Apart from Him we can do nothing

Becoming Aware of Our Own Sinfulness

Becoming aware of our own sinfulness feels terrible, but can lead us back to right relationship with God.

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For followers of Christ, true humility comes as we become more aware of our own sinfulness.

In a wealthy home some utensils are made of gold and silver, and some are made of wood and clay. The expensive utensils are used for special occasions, and the cheap ones are for everyday use. If you keep yourself pure, you will be a special utensil for honorable use. Your life will be clean, and you will be ready for the Master to use you for every good work. (2 Timothy 2:20-21)

I grew up in church, but in some ways it served like a bubble to me. As a young person and new believer, I was very naïve about life, its pitfalls, and the need for me to mature to face it.

I thought I was safe, protected by my decision for Christ. It was only in the last few years, and months, that the scales have fallen from my eyes, and I can see more clearly.

I Have Failed God

Link to Pinterest pin image of a man sitting in a folding chair fishing from a beach with text that reads "Saying I am a Christian doesn't let me off the hook for being personally accountable to how I live". The reality is I have failed God, others, and myself countless times, by committing acts of sinfulness, and omitting acts of holiness. Saying I am a Christian doesn’t let me off the hook for being personally accountable to how I live.

Jesus isn’t some unknowing big brother I can deceive into protecting me while lying to Him that it’s the other person who is wrong, not me.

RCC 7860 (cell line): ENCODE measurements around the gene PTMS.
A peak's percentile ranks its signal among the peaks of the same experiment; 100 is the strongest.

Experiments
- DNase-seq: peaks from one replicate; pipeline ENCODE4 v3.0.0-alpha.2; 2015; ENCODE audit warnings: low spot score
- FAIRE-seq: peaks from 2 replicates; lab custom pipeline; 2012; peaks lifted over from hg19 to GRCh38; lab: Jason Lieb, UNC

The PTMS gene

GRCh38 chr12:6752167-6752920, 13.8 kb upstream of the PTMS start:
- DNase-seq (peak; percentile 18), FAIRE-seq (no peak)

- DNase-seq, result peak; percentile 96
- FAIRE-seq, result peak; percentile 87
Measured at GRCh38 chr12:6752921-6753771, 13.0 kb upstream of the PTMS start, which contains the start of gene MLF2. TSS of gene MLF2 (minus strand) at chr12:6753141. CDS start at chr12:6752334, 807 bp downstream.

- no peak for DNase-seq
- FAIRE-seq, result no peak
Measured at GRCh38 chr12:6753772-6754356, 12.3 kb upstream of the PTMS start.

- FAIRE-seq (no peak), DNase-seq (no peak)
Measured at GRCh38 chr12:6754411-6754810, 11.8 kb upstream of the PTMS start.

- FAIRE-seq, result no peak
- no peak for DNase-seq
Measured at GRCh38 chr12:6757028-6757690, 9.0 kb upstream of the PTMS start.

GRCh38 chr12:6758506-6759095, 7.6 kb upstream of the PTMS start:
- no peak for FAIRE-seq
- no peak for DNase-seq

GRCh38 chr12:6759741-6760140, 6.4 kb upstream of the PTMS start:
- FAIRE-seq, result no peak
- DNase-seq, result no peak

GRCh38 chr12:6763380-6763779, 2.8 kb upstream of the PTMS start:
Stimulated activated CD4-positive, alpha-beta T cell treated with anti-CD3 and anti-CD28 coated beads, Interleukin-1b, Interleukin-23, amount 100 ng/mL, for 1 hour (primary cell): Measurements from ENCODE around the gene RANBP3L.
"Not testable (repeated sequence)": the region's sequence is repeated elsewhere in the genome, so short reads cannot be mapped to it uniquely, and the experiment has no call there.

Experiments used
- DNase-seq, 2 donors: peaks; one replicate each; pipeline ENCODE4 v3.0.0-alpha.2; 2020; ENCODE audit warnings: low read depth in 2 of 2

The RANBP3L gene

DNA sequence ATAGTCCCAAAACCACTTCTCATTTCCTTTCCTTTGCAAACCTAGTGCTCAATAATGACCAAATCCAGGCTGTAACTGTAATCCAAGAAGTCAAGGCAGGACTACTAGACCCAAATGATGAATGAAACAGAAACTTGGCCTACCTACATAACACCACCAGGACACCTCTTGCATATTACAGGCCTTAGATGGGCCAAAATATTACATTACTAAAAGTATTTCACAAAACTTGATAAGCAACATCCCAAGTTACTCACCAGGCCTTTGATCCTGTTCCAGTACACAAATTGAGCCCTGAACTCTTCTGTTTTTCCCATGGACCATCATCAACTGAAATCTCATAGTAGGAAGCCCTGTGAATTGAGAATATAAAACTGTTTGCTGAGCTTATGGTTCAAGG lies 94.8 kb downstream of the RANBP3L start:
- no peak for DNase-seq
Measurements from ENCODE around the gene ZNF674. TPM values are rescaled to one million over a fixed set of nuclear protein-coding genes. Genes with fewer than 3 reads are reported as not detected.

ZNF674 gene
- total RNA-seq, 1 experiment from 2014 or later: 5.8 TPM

Confronted by my own sin and shame, I have to accept the truth that I have to own my shortcomings, even when I am tempted to blame someone else.

In the midst of my grieving, one question I wrestle with is how I can ever hope to be “pure”?

I look back on how much of my life I have let waste away, chasing after the things of this world (1 John 2:15-17). This is time I could have spent growing in maturity, devotion, and fellowship.

God Has Not Failed Me

Despite the ever-clearer picture of myself I am beginning to see, and the sorrow it brings, something surprising happens. I find more hope and safety in Jesus Christ than I ever did before.

I believe that with God’s strength and empowerment, I can still be used by him. Even if my destiny is to be a “common utensil”.

And I also feel humbled. The realization of my own sin came through tears and sorrow. It can take a little time to rise up out of the ashes of my despair.

But I did rise, because once I made it to the other side of wrestling with my pain, I knew Jesus Christ’s love for me and His desire to show mercy to all who would come to Him was still there waiting for me (Titus 3:4-7).

My life can be clean going forward. When we live in repentance, our sins – even those the world would “rank” as the most terrible – will be forgiven.